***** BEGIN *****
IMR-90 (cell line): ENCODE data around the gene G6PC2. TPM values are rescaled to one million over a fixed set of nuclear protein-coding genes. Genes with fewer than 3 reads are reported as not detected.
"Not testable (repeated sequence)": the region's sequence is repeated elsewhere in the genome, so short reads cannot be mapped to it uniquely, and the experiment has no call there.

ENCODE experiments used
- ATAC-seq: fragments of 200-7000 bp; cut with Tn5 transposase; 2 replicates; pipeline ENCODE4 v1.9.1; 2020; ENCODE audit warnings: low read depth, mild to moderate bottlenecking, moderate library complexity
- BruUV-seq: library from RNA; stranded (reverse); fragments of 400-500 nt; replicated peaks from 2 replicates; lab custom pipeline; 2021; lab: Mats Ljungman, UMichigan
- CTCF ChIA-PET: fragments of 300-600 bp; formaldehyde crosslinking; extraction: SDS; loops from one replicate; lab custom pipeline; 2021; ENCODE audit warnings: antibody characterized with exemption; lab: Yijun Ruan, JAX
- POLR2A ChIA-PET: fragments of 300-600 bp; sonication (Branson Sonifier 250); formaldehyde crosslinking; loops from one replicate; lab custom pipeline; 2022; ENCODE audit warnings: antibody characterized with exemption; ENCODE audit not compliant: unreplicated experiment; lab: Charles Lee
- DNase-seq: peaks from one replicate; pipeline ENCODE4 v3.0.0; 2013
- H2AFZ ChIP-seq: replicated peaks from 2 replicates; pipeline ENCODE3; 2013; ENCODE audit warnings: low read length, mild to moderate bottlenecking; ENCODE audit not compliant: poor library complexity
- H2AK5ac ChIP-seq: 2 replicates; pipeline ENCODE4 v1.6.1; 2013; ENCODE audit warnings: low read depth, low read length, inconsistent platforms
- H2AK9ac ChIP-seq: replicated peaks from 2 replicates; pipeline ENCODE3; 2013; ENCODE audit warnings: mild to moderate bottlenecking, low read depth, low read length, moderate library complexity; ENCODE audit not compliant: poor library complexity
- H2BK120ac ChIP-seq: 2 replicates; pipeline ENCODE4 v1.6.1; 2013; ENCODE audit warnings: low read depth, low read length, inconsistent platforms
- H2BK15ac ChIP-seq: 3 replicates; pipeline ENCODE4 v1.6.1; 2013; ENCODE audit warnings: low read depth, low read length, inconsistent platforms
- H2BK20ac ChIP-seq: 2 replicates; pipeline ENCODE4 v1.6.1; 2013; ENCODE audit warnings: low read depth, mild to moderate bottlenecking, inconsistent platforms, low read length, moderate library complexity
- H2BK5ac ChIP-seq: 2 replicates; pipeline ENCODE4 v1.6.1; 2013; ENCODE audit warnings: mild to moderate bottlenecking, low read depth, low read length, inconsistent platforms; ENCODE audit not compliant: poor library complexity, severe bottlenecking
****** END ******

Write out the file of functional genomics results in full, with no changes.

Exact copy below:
IMR-90 (cell line): ENCODE data around the gene G6PC2. TPM values are rescaled to one million over a fixed set of nuclear protein-coding genes. Genes with fewer than 3 reads are reported as not detected.
"Not testable (repeated sequence)": the region's sequence is repeated elsewhere in the genome, so short reads cannot be mapped to it uniquely, and the experiment has no call there.

ENCODE experiments used
- ATAC-seq: fragments of 200-7000 bp; cut with Tn5 transposase; 2 replicates; pipeline ENCODE4 v1.9.1; 2020; ENCODE audit warnings: low read depth, mild to moderate bottlenecking, moderate library complexity
- BruUV-seq: library from RNA; stranded (reverse); fragments of 400-500 nt; replicated peaks from 2 replicates; lab custom pipeline; 2021; lab: Mats Ljungman, UMichigan
- CTCF ChIA-PET: fragments of 300-600 bp; formaldehyde crosslinking; extraction: SDS; loops from one replicate; lab custom pipeline; 2021; ENCODE audit warnings: antibody characterized with exemption; lab: Yijun Ruan, JAX
- POLR2A ChIA-PET: fragments of 300-600 bp; sonication (Branson Sonifier 250); formaldehyde crosslinking; loops from one replicate; lab custom pipeline; 2022; ENCODE audit warnings: antibody characterized with exemption; ENCODE audit not compliant: unreplicated experiment; lab: Charles Lee
- DNase-seq: peaks from one replicate; pipeline ENCODE4 v3.0.0; 2013
- H2AFZ ChIP-seq: replicated peaks from 2 replicates; pipeline ENCODE3; 2013; ENCODE audit warnings: low read length, mild to moderate bottlenecking; ENCODE audit not compliant: poor library complexity
- H2AK5ac ChIP-seq: 2 replicates; pipeline ENCODE4 v1.6.1; 2013; ENCODE audit warnings: low read depth, low read length, inconsistent platforms
- H2AK9ac ChIP-seq: replicated peaks from 2 replicates; pipeline ENCODE3; 2013; ENCODE audit warnings: mild to moderate bottlenecking, low read depth, low read length, moderate library complexity; ENCODE audit not compliant: poor library complexity
- H2BK120ac ChIP-seq: 2 replicates; pipeline ENCODE4 v1.6.1; 2013; ENCODE audit warnings: low read depth, low read length, inconsistent platforms
- H2BK15ac ChIP-seq: 3 replicates; pipeline ENCODE4 v1.6.1; 2013; ENCODE audit warnings: low read depth, low read length, inconsistent platforms
- H2BK20ac ChIP-seq: 2 replicates; pipeline ENCODE4 v1.6.1; 2013; ENCODE audit warnings: low read depth, mild to moderate bottlenecking, inconsistent platforms, low read length, moderate library complexity
- H2BK5ac ChIP-seq: 2 replicates; pipeline ENCODE4 v1.6.1; 2013; ENCODE audit warnings: mild to moderate bottlenecking, low read depth, low read length, inconsistent platforms; ENCODE audit not compliant: poor library complexity, severe bottlenecking